WASHINGTON — An Army general in charge of COVID-19 vaccines apologized Saturday for “miscommunication” with states on the number of early doses delivered.
Gen. Gustave Perna says he failed but he's pledging to “move forward.” Perna’s remarks came a day after a second vaccine was added in the fight against COVID-19.
U.S. Governors in more than a dozen states, including Virginia, have said the federal government has told them that next week’s shipment of the Pfizer-BioNTech vaccine will be less than originally projected.
Perna says he made mistakes by citing numbers of doses that he believed would be ready.
“I want to take personal responsibility for the miscommunication,” he said. “I know that’s not done much these days. But I am responsible. ... This is a herculean effort and we are not perfect.”
Gen. Gustave Perna’s remarks came a day after a second vaccine was added in the fight against the coronavirus.
Perna says the government now is on track to get approximately 20 million doses to states by the first week of January, a combination of the newly approved Moderna vaccine and the Pfizer-BioNTech vaccine. He says 2.9 million Pfizer-BioNTech doses have been delivered so far.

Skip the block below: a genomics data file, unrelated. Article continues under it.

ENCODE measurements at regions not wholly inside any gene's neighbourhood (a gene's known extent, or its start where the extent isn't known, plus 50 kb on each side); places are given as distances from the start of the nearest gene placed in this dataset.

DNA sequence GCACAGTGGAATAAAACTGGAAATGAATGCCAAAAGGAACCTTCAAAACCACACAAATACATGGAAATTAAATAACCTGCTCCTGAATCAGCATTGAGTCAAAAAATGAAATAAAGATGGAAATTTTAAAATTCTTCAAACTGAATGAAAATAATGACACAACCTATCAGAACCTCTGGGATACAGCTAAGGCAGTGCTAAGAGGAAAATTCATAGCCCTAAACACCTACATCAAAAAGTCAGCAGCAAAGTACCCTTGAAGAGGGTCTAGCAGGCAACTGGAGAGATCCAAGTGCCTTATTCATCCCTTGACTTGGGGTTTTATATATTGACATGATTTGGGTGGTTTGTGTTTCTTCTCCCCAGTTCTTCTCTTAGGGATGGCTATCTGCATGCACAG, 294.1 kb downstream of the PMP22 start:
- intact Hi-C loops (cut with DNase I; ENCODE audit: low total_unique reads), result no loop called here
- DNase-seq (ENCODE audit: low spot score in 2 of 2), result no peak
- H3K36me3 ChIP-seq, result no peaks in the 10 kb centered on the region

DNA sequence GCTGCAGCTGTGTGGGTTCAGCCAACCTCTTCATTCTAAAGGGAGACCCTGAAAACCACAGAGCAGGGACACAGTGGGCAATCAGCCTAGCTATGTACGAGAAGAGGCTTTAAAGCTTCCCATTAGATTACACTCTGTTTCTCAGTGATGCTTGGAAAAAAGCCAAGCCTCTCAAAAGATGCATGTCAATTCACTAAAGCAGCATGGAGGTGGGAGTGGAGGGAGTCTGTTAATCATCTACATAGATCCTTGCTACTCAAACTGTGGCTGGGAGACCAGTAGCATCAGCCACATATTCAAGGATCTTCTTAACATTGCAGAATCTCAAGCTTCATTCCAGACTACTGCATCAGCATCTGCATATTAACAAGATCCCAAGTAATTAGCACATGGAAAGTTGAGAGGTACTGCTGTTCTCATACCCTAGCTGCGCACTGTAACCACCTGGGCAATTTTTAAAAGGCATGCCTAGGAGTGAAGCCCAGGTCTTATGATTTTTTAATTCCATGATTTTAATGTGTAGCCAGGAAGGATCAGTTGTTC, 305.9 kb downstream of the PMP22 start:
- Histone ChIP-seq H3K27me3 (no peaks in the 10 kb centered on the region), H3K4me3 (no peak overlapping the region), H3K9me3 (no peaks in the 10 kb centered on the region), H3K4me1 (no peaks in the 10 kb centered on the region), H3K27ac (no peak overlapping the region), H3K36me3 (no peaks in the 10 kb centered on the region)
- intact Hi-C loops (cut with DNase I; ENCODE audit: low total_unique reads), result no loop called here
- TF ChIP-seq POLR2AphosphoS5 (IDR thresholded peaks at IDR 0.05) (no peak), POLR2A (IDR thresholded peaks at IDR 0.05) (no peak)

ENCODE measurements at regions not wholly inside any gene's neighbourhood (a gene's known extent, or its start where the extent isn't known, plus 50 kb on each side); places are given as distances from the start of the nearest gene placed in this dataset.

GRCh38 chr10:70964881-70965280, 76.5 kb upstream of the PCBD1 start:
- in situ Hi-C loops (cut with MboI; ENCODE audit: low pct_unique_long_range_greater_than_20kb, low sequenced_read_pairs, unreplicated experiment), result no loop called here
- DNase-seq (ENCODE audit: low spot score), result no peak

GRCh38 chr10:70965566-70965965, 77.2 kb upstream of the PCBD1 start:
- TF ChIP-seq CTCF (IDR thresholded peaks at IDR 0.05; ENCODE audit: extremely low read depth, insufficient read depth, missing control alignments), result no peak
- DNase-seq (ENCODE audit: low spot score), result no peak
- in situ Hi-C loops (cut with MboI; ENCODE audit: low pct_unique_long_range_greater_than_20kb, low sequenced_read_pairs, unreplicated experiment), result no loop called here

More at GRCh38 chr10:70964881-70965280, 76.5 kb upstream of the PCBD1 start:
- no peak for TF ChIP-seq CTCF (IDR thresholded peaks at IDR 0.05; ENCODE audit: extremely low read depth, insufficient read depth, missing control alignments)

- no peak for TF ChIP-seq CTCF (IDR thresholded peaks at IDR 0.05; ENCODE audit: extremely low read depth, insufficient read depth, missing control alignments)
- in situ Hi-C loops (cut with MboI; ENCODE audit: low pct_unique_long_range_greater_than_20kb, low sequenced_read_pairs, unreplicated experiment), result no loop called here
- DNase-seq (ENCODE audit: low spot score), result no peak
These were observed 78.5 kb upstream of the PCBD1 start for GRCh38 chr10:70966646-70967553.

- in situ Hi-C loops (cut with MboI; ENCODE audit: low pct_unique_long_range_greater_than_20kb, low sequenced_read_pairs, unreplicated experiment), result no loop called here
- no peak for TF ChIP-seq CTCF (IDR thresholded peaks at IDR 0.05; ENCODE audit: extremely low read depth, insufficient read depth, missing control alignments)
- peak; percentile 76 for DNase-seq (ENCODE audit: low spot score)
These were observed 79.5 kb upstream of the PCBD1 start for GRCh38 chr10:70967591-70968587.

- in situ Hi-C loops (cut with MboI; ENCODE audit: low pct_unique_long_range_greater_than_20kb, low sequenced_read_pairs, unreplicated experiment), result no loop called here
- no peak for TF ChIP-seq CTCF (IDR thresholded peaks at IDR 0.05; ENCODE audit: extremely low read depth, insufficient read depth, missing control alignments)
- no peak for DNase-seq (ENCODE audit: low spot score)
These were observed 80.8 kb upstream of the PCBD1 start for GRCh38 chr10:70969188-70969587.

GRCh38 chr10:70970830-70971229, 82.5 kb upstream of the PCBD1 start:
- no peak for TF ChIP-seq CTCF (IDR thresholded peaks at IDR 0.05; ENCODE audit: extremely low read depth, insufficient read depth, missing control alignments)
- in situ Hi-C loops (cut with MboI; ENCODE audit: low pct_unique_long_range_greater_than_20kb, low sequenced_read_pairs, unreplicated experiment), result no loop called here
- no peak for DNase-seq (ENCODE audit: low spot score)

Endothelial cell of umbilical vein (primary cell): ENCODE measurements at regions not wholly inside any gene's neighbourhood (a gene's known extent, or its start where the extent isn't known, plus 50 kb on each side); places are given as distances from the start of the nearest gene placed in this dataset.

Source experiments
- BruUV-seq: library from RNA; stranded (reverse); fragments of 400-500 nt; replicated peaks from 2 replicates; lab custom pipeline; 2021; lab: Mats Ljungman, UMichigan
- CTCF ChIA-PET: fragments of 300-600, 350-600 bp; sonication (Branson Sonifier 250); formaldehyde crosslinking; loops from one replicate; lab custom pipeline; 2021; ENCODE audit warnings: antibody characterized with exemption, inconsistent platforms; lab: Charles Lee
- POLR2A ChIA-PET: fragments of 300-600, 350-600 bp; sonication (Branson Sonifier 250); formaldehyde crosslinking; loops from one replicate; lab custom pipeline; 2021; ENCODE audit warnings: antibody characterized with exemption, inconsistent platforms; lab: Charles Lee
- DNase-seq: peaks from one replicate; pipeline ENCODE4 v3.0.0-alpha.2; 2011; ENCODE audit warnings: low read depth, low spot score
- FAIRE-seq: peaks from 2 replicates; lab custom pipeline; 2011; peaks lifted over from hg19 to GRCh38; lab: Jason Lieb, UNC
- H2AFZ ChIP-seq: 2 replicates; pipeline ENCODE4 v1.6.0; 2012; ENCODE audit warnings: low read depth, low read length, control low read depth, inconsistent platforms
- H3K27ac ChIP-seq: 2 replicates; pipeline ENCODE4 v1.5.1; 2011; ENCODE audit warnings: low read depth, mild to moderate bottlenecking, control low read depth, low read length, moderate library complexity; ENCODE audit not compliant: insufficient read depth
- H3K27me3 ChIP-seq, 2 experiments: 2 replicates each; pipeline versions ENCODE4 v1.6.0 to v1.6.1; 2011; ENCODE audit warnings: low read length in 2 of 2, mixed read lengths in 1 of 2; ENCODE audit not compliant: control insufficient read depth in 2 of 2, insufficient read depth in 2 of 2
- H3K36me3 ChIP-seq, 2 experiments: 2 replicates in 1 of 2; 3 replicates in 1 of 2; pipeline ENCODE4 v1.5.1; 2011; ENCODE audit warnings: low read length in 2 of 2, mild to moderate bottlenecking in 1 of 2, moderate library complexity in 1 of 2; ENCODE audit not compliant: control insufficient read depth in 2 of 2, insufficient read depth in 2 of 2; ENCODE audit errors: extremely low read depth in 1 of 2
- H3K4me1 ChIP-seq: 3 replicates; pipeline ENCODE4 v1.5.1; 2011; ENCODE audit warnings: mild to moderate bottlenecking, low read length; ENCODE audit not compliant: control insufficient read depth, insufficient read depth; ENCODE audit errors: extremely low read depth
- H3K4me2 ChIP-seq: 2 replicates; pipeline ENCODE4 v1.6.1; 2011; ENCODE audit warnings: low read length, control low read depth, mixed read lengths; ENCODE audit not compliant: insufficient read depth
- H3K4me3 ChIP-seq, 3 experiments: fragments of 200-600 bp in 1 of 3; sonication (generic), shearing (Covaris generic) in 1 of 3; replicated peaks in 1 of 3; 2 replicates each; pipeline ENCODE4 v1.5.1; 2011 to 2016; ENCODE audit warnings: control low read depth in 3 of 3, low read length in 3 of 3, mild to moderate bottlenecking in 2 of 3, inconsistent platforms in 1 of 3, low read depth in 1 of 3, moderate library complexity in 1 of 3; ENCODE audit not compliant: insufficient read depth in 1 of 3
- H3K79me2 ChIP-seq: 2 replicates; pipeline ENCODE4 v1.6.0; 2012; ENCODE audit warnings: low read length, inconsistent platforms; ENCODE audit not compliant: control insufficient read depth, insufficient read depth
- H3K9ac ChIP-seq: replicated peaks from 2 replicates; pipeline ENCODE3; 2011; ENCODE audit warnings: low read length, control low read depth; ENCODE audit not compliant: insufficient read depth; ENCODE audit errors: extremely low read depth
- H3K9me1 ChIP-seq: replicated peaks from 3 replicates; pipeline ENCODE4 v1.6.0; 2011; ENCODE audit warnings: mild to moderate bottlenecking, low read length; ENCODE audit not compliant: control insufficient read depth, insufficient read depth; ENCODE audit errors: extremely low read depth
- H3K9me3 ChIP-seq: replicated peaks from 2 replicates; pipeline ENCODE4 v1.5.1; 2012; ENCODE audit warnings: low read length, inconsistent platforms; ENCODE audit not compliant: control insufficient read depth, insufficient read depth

The coronavirus has killed more than 313,000 people in the U.S., the highest death toll in the world.
Most patients with COVID-19 have mild to moderate symptoms. However, in a small proportion of patients, COVID-19 can lead to more severe illness, including death, particularly among those who are older or those who have chronic medical conditions.
COVID-19 spreads primarily through respiratory droplets produced when an infected person coughs or sneezes.
Symptoms include fever, cough, and difficulty breathing. Symptoms appear within 14 days of being exposed to an infectious person.
Virginia health officials urged the following precautions:
- Wash your hands often with soap and water for at least 20 seconds.
- Use an alcohol-based hand sanitizer only if soap and water are not available.
- Avoid touching your eyes, nose, and mouth.Cover your mouth and nose with a tissue or your sleeve (not your hands) when coughing or sneezing.
- Clean and disinfect frequently touched objects and surfaces.
- Stay home when you are sick.
- Avoid contact with sick people.
- Avoid non-essential travel.